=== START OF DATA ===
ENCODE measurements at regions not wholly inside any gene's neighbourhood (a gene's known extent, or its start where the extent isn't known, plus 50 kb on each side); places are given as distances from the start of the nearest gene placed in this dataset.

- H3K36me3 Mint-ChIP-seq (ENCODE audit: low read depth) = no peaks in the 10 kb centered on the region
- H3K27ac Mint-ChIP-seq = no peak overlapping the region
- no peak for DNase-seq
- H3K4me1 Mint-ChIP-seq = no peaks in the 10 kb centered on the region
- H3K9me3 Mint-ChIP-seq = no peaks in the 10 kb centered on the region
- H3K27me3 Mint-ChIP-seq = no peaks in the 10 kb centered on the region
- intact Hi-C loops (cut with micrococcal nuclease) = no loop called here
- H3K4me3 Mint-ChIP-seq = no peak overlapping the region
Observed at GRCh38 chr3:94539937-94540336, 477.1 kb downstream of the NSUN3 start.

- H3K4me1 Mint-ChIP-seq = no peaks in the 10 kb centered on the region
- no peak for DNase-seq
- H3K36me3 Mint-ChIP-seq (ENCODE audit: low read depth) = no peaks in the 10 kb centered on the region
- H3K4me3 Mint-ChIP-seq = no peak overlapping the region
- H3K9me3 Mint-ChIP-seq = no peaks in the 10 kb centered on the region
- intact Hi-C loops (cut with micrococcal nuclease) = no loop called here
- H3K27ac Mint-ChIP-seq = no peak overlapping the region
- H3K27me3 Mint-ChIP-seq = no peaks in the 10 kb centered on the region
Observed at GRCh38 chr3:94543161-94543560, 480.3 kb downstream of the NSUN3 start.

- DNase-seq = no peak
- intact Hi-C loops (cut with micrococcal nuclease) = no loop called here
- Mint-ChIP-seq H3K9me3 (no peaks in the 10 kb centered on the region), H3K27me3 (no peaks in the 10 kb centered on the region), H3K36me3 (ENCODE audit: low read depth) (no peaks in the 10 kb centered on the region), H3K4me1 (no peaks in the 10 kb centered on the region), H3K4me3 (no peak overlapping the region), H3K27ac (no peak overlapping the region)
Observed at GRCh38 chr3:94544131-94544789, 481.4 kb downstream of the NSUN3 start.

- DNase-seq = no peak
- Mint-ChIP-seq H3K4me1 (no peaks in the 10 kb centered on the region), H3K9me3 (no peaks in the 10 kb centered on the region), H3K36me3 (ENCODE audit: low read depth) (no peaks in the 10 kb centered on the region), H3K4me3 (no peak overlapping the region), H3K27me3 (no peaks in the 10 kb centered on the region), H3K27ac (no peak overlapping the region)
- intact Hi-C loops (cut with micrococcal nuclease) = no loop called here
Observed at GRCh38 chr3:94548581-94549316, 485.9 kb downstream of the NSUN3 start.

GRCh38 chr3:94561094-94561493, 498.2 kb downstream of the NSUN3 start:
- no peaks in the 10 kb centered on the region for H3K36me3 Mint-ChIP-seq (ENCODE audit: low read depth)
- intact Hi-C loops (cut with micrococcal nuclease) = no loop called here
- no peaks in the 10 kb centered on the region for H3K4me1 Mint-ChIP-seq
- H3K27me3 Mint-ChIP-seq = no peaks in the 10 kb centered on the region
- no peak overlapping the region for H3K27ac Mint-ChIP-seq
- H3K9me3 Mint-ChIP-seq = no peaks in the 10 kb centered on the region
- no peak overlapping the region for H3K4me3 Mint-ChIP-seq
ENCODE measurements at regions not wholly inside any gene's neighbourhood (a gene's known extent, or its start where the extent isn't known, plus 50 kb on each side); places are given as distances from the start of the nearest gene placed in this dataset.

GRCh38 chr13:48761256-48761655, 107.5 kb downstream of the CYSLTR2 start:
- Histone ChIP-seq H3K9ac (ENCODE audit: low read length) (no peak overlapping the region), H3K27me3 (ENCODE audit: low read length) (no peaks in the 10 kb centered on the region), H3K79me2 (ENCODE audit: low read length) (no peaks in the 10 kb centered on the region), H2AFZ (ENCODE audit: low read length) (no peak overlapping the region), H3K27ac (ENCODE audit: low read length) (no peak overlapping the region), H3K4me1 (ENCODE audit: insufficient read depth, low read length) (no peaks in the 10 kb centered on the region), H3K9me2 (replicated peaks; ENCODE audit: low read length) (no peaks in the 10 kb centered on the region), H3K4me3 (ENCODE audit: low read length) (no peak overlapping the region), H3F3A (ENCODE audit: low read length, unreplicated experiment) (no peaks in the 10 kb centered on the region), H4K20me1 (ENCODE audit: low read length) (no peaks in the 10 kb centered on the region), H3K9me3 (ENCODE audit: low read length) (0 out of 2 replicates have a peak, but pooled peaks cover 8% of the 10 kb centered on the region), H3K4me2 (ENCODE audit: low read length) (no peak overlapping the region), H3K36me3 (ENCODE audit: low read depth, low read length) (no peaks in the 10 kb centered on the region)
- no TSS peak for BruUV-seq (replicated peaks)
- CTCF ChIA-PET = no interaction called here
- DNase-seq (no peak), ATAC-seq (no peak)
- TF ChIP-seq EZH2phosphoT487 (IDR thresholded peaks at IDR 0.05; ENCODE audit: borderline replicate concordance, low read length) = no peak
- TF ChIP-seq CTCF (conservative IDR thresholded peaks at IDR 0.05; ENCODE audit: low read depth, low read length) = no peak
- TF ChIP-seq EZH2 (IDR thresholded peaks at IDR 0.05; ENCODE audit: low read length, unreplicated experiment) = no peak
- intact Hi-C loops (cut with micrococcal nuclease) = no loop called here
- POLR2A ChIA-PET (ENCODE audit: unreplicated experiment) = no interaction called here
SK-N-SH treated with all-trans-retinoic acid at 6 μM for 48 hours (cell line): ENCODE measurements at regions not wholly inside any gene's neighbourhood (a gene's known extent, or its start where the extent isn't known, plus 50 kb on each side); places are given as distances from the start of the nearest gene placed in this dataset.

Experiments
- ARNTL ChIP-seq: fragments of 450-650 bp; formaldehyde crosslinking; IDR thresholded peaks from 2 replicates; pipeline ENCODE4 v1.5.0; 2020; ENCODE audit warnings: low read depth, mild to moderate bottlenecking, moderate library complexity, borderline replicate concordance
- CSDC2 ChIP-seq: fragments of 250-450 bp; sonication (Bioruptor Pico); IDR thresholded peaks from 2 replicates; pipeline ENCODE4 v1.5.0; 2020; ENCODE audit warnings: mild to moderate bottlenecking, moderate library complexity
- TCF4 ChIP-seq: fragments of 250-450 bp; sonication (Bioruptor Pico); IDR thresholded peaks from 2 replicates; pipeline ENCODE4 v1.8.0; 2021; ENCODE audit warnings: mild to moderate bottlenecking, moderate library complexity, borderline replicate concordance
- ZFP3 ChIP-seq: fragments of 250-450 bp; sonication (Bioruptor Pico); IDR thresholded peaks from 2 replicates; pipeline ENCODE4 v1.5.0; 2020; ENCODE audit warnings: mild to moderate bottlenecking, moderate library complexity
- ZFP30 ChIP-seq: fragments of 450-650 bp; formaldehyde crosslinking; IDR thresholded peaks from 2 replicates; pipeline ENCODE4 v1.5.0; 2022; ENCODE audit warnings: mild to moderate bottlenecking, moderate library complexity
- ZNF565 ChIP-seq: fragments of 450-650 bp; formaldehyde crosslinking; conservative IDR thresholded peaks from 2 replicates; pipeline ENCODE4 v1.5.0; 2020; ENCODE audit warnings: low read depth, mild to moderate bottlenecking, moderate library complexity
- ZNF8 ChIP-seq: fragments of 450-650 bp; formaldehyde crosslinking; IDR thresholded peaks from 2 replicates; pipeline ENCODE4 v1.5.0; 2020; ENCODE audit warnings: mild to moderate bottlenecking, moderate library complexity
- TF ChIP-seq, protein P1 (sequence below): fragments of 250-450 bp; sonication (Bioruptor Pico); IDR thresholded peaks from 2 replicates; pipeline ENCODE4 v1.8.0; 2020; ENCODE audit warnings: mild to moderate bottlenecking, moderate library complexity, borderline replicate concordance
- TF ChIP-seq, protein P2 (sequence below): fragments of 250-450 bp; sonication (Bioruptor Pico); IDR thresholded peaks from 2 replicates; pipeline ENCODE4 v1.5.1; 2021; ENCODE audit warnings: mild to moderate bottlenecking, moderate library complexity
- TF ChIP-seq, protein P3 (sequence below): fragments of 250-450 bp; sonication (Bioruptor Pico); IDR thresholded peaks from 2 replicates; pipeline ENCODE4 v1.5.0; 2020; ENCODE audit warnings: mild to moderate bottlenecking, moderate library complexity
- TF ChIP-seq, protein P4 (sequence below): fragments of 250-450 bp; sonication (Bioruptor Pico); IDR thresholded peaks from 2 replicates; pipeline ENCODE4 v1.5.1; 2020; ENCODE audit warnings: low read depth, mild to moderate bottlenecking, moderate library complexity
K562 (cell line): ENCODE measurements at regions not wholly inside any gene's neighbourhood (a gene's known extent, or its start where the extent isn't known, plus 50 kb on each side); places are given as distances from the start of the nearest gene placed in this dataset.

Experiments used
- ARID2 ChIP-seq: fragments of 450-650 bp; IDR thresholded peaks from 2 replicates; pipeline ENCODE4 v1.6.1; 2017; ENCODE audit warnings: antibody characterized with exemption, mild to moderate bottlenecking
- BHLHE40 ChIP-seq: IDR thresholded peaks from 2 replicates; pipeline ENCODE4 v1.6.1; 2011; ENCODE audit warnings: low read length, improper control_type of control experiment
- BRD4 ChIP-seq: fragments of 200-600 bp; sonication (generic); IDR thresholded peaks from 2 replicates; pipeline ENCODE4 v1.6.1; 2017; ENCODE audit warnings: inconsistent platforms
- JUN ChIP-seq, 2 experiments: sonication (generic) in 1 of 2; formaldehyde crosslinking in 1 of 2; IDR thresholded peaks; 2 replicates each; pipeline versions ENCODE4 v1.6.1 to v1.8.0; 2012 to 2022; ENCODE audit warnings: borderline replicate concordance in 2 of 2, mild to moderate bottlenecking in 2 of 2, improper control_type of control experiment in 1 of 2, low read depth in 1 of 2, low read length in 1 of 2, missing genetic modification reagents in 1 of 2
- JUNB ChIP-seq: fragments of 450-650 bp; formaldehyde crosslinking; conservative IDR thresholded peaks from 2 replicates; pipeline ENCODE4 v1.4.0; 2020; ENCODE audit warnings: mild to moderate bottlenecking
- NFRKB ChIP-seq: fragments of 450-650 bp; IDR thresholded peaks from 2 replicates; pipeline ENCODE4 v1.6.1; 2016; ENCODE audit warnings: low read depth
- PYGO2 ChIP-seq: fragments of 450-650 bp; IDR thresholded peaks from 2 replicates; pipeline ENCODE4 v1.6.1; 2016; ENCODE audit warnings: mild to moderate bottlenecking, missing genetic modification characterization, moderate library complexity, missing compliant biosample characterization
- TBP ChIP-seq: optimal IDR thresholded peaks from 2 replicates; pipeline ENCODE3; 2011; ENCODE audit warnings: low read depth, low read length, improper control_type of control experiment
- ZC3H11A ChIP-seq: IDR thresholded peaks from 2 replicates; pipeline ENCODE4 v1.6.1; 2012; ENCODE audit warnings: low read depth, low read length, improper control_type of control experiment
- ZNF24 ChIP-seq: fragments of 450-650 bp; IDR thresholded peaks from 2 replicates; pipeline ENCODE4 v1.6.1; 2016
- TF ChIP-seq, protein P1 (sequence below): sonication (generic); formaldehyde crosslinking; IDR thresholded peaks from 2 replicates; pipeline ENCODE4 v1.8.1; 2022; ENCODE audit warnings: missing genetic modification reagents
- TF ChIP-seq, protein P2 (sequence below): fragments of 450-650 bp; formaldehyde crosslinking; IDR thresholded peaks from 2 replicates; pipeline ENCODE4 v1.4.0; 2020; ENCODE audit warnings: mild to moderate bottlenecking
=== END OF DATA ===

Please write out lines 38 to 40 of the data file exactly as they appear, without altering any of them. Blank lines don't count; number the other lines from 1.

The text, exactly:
- Histone ChIP-seq H3K9ac (ENCODE audit: low read length) (no peak overlapping the region), H3K27me3 (ENCODE audit: low read length) (no peaks in the 10 kb centered on the region), H3K79me2 (ENCODE audit: low read length) (no peaks in the 10 kb centered on the region), H2AFZ (ENCODE audit: low read length) (no peak overlapping the region), H3K27ac (ENCODE audit: low read length) (no peak overlapping the region), H3K4me1 (ENCODE audit: insufficient read depth, low read length) (no peaks in the 10 kb centered on the region), H3K9me2 (replicated peaks; ENCODE audit: low read length) (no peaks in the 10 kb centered on the region), H3K4me3 (ENCODE audit: low read length) (no peak overlapping the region), H3F3A (ENCODE audit: low read length, unreplicated experiment) (no peaks in the 10 kb centered on the region), H4K20me1 (ENCODE audit: low read length) (no peaks in the 10 kb centered on the region), H3K9me3 (ENCODE audit: low read length) (0 out of 2 replicates have a peak, but pooled peaks cover 8% of the 10 kb centered on the region), H3K4me2 (ENCODE audit: low read length) (no peak overlapping the region), H3K36me3 (ENCODE audit: low read depth, low read length) (no peaks in the 10 kb centered on the region)
- no TSS peak for BruUV-seq (replicated peaks)
- CTCF ChIA-PET = no interaction called here